Featured Research

from universities, journals, and other organizations

Feeling Cramped While Shopping? Variety Provides Relief

Date:
May 13, 2009
Source:
University of Chicago Press Journals
Summary:
When consumers find themselves in stores with narrow aisles, they react in a surprising way: they seek variety. According to a new study, confined spaces might help people diversify their choices.

When consumers find themselves in stores with narrow aisles, they react in a surprising way: they seek variety. According to a new study confined spaces might help people diversify their choices.

Authors Jonathan Levav (Columbia University) and Rui (Juliet) Zhu (University of British Columbia, Vancouver) built on prior research on "psychological reactance," behaviors consumers employ to attempt to regain their freedom in situations where they perceive it to be threatened.

"For example, when consumers' freedom of choice is limited by stock-outs, they might exhibit reactance by evaluating the unavailable options as more appealing," the authors explain. "Extending this line of research, in this paper, we investigate an important yet overlooked factor that can also limit consumers' freedom: physical confinement."

According to the authors, in Western cultures, choice is viewed as a way to exert control over one's environment. And when people feel confined, apparently their shopping habits change.

The researchers designed a series of laboratory experiments to test the hypothesis that confining spaces lead to greater variety seeking. In the first study, participants shopped for candy in a laboratory space modified to create both wide and narrow aisles. The participants in the narrow aisle chose a greater variety of candy bars than consumers in the wide aisle. In a subsequent study, the authors found that participants in narrow aisles were more likely to choose unfamiliar and unique brands. The results were amplified among people who tend to have high reactance tendencies. In a real-world study, the researchers found that increased customer density led to more varied choices among supermarket customers.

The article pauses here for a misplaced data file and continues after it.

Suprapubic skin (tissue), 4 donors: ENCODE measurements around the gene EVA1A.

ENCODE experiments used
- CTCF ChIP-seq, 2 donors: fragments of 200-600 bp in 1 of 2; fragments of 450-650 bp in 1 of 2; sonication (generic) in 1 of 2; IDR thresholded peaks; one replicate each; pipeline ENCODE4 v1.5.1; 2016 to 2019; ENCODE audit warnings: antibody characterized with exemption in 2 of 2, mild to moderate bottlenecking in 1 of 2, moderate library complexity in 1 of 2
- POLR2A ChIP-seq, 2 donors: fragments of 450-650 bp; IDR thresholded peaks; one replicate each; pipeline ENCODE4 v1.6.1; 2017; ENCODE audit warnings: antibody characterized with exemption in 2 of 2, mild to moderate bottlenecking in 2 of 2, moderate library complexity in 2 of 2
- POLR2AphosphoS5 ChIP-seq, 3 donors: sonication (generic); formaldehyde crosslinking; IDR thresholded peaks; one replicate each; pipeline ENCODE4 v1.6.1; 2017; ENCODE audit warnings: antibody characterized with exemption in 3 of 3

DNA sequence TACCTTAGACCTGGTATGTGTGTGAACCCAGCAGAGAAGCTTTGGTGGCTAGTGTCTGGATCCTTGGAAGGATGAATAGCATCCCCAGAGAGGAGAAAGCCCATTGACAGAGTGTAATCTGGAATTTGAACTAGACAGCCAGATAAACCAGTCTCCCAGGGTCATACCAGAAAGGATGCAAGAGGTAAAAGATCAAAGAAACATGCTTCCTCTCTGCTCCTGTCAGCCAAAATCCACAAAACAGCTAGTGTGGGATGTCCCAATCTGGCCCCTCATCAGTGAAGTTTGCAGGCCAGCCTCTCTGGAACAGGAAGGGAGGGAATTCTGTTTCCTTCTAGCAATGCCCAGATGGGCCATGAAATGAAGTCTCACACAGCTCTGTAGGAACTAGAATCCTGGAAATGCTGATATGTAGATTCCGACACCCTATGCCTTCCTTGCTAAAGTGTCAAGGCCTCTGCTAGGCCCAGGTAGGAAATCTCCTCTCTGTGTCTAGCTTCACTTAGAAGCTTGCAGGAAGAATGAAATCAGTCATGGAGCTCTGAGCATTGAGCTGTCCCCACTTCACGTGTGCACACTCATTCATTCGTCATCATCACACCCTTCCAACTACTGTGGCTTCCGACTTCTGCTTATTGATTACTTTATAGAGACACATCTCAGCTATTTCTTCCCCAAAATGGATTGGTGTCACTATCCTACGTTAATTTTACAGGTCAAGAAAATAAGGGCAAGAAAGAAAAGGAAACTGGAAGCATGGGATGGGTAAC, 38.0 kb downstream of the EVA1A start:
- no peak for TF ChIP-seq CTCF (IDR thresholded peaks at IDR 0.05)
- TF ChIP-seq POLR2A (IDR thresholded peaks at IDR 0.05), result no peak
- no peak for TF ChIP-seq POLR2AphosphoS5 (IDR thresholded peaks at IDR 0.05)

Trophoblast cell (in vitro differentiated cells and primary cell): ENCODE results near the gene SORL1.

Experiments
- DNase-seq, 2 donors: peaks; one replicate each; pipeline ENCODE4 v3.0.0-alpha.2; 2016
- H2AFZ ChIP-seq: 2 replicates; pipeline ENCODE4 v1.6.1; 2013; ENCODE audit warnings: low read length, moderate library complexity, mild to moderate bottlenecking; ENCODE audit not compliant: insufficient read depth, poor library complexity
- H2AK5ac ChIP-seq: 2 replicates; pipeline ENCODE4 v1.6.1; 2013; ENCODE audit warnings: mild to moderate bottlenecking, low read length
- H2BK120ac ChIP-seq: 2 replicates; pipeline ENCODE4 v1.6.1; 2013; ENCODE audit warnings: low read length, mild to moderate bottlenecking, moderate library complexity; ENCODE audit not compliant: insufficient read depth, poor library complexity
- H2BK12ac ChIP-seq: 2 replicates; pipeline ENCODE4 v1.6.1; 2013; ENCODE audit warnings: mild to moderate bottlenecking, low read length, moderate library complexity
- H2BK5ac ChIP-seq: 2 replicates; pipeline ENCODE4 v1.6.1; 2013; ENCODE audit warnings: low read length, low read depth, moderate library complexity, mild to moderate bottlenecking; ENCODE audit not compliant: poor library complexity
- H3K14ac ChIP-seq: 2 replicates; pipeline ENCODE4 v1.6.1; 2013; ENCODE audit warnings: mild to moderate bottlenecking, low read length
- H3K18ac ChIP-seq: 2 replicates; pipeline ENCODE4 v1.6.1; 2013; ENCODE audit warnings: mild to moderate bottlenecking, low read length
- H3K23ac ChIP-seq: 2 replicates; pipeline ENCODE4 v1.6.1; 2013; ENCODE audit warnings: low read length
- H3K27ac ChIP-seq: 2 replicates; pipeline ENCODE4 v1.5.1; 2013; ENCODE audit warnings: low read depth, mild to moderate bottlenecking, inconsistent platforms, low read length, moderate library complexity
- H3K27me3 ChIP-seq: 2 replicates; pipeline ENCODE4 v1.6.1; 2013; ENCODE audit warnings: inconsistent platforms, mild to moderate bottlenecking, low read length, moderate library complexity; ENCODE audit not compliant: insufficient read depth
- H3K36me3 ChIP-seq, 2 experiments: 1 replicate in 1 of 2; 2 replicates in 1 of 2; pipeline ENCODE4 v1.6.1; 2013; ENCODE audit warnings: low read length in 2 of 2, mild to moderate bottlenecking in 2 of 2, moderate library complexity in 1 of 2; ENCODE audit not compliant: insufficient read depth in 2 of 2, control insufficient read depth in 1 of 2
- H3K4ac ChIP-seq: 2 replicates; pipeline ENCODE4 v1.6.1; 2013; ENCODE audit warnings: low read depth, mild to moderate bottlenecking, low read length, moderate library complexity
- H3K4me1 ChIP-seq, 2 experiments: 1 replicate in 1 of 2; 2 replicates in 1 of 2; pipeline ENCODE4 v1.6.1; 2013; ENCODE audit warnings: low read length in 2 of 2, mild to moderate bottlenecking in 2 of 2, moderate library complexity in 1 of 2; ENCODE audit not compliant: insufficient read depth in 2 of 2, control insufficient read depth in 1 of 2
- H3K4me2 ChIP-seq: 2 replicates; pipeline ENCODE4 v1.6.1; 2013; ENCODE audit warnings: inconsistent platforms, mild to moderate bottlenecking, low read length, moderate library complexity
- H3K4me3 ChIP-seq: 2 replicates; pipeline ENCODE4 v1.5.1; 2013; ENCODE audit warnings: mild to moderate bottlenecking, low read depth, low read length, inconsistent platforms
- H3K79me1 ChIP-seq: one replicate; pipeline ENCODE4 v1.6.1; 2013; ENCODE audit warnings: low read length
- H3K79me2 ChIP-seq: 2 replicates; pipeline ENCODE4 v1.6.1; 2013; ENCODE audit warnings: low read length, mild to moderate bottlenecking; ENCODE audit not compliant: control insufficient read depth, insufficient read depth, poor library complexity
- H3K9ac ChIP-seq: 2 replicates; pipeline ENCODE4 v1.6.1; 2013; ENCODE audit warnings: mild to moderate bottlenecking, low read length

"Our results suggest that in larger, less crowded stores, manufacturers should be less keen to deliver a wide variety of products in a category, and should instead focus on stocking a few of their better-known or dominant product offerings," the authors write. "In contrast, manufacturers should prefer to deliver a greater variety to more crowded stores, as customers in those stores will be more likely to diversify their choices in a category."


Story Source:

The above story is based on materials provided by University of Chicago Press Journals. Note: Materials may be edited for content and length.


Journal Reference:

  1. Levav et al. Seeking Freedom through Variety. Journal of Consumer Research, 2009; 090422105129026 DOI: 10.1086/599556

Cite This Page:

University of Chicago Press Journals. "Feeling Cramped While Shopping? Variety Provides Relief." ScienceDaily. ScienceDaily, 13 May 2009. <www.sciencedaily.com/releases/2009/05/090512102604.htm>.